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Mortgage Rates Staying Flat Near 2014 Lows
Posted to: Mortgage Rate Watch
Thursday, May 22, 2014 2:58 PM

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Mortgage rates, once again, are ending the day essentially unchanged compared to the previous day.  Morning rate sheets were in stronger territory, in some cases approaching those seen on May 15th (best day of the year so far), but market weakness caused some lenders to raise rates in the afternoon.  This brought the average back in line with yesterday's.  As such, the most prevalently quoted conforming 30yr fixed rate for best-case scenarios (best-execution) remains 4.125%.   Many lenders remain better-priced at 4.25%. "Better-priced" in this context, means that the combination of closing costs and contract rate (the actual interest rate at the top of a mortgage quote) presents better bang for the buck. 

Interestingly enough, on paper, yesterday and today had the highest potential this week to see big market movements, yet they've both resulted in unchanged rates.  While this can happen when major forces oppose each other and result in a stalemate, the current situation is more about a lack of conviction to move too quickly in either direction.  That limits the reward for floating, but also decreases the risk, thus opening the door for more personal preference in the lock/float decision-making process.  If you decide not to lock, just be sure to set a personal line in sand slightly higher in rate/cost, where you'd lock to avoid further losses.  For instance, if you're at 4.25% now, and hoping for 4.125%, you might set your line in the sand at 4.375%.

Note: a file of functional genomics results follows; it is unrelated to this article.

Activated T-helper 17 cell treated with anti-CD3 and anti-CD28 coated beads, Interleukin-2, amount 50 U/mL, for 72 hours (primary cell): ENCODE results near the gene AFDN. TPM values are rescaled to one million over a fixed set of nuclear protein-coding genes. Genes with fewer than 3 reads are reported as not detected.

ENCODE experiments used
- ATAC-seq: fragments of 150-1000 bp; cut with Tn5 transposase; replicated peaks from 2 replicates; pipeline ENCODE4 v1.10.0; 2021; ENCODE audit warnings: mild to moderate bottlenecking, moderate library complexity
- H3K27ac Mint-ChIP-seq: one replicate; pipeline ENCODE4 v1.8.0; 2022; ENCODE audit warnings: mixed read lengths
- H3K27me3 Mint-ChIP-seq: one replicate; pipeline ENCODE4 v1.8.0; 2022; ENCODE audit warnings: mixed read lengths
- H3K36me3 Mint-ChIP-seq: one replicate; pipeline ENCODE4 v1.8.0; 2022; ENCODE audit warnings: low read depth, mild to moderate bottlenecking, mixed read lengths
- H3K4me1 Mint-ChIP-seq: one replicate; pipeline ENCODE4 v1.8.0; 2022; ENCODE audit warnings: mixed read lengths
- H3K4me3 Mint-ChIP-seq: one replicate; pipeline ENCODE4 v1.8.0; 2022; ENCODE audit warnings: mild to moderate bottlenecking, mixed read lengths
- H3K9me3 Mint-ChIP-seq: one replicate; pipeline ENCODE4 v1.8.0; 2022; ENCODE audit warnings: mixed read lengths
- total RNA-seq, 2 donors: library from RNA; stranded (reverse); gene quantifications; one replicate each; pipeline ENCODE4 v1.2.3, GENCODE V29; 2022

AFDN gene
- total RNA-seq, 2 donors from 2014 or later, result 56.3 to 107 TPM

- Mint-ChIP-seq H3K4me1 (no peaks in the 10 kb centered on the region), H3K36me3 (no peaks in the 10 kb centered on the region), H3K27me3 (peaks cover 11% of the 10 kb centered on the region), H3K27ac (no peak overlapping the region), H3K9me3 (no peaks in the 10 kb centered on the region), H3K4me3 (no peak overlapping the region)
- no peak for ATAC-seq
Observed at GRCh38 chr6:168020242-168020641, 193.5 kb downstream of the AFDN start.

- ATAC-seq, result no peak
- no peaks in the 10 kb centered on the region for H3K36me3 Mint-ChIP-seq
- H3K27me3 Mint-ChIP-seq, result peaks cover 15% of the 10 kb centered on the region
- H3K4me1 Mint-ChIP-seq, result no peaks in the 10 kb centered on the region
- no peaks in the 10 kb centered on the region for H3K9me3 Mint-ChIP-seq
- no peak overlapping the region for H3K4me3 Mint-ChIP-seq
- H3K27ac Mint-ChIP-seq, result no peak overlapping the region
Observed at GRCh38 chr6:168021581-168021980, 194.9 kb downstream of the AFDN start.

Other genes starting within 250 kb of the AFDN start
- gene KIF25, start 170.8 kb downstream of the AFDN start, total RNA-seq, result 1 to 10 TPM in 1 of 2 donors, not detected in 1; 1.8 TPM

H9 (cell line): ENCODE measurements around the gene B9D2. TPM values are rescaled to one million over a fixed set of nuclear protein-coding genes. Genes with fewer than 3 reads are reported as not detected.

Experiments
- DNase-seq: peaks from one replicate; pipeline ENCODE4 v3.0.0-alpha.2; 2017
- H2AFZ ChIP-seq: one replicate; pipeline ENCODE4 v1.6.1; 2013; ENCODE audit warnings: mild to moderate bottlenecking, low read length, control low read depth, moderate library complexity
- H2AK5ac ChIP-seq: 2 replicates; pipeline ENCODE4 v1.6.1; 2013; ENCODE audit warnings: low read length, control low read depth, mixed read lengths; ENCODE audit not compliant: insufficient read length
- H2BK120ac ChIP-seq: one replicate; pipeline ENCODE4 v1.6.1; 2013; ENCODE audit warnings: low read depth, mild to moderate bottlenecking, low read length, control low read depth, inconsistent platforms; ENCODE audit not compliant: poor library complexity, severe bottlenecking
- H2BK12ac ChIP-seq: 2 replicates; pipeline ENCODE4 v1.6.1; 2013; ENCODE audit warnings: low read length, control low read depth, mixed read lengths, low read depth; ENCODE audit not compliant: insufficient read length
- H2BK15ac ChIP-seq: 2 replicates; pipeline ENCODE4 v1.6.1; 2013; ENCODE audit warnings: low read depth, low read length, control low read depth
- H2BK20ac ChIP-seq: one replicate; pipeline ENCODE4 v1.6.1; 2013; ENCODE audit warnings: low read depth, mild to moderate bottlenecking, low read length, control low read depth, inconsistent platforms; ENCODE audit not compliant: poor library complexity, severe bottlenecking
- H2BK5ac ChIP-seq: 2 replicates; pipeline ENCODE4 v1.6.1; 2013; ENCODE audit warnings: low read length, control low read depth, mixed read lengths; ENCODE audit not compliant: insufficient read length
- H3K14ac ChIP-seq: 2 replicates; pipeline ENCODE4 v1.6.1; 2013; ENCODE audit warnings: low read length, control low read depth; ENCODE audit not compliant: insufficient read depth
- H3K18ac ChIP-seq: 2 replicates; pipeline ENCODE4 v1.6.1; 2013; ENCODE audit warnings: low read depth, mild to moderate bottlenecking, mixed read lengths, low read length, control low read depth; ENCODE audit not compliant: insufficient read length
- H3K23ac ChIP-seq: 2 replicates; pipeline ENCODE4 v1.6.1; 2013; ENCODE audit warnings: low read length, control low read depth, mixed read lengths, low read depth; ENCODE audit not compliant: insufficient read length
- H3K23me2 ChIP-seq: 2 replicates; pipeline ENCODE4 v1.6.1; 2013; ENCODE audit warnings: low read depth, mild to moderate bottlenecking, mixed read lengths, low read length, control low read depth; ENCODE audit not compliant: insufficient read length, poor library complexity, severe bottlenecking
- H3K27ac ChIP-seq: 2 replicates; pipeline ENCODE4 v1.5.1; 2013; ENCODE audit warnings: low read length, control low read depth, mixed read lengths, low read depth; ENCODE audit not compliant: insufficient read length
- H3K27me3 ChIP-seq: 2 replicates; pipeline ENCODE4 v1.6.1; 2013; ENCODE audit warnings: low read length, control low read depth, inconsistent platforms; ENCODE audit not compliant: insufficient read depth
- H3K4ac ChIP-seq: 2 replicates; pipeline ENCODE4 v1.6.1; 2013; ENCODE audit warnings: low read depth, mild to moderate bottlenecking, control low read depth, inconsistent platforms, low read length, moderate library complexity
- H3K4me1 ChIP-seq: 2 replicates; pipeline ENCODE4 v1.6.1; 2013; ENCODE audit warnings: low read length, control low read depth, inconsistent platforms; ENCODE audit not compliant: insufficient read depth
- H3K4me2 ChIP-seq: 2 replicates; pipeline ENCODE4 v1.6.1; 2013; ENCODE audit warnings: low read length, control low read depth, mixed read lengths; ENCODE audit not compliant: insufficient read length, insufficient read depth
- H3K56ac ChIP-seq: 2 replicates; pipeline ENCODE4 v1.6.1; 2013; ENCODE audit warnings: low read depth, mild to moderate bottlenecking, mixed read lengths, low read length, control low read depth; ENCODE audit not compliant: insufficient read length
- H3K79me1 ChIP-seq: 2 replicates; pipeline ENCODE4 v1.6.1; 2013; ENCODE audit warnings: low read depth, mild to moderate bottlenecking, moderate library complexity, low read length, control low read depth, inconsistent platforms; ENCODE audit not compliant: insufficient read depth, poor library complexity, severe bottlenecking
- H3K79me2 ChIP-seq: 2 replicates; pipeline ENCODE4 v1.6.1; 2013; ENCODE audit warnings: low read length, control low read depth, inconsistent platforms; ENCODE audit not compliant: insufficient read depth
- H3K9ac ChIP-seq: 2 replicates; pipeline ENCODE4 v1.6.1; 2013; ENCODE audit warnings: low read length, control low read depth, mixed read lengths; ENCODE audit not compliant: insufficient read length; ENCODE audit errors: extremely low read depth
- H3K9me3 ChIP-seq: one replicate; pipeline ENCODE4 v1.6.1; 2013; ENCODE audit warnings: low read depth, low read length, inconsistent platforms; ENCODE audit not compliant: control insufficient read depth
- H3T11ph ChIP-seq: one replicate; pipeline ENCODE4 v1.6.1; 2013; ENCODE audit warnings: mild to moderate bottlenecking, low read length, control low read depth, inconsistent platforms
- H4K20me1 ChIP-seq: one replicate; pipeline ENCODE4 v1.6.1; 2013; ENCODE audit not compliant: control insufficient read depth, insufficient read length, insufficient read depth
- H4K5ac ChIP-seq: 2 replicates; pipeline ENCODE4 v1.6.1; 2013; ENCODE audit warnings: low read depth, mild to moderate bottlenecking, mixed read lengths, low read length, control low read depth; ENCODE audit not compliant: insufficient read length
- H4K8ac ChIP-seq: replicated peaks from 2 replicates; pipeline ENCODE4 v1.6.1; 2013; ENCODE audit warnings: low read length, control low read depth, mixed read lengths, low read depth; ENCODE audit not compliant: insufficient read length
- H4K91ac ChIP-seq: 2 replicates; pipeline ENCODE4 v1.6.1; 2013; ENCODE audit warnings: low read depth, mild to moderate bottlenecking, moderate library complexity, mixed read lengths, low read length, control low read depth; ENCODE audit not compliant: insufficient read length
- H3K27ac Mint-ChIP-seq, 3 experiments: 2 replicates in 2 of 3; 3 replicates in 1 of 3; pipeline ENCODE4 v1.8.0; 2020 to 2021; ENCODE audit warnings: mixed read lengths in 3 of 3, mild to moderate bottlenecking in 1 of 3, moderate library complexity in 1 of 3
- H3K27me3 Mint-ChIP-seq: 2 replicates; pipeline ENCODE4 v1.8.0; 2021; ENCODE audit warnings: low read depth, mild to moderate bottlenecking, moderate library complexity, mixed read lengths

Loan Originator Perspectives

"Worst than expected economic data helped mortgage rates improve this morning. The rate sheets I saw at open were pretty much in line with the best rates sheets of the year. As the day has progressed, treasury yields have risen slightly and as of about 3pm eastern a lender or 2 has already repriced for the worse. With a long weekend ahead(Memorial Day is Monday and markets are closed), I would continue to advise those within 15 days of funding to go ahead and lock. I would float all other loans until the market opens on Tuesday. It seems to me that lenders tend to be conservative with their pricing ahead of a long holiday weekend which would make me relunctant to advise anyone to lock tomorrow, but we will have to see what happens." -Victor Burek, Open Mortgage

 

Today's Best-Execution Rates

  • 30YR FIXED - 4.125%-4.25%
  • FHA/VA - 3.75-4.0%
  • 15 YEAR FIXED -  3.25-3.375%
  • 5 YEAR ARMS -  3.0-3.50% depending on the lender


Ongoing Lock/Float Considerations

  • The Fed has stayed the course on their $10bln per meeting reduction in bond buying, though markets have handled it relatively calmly compared to the days of "coming to terms with tapering" in 2013. 
  • Rates fell significantly in January, leveled-off in February and took choppy steps higher in March.  From there, they settled into a flat range mostly consisting of 4.375 and 4.5%, but with occasional forays to 4.25 and 4.625%. 
  • While the bias had been very slightly toward higher rates, it reversed course in April and rates returned to the lower end of the range by May 1st.  As the "weather effects" fall out of the spotlight, market participants are seeing a bit more organic weakness in the economy than they'd expected. 
  • Earlier in May, the focus looked to be returning to economic data, but that proved short-lived as prospects for European central bank easing overwhelmed  some of the incoming data, pushing rates lower while data suggested a move higher.
  • As of the third week in May, rates were as low as they've been since June 2013, more than confirming a break below the 2014 range.
  • Looking back at recent movement, it's had a disconcertingly small amount to do with 'normal stuff' like economic data and Fed policy.  Temporary and unpredictable factors currently account for too much of the movement to make firm bets on rates moving either direction in the short term.
  • (As always, please keep in mind that our Best-Execution rate always pertains to a completely ideal scenario.  There are many reasons a quoted rate may differ from our average rates, and in those cases, assuming you're following along on a day to day basis, simply use the Best-Ex levels we quote as a baseline to track potential movement in your quoted rate).



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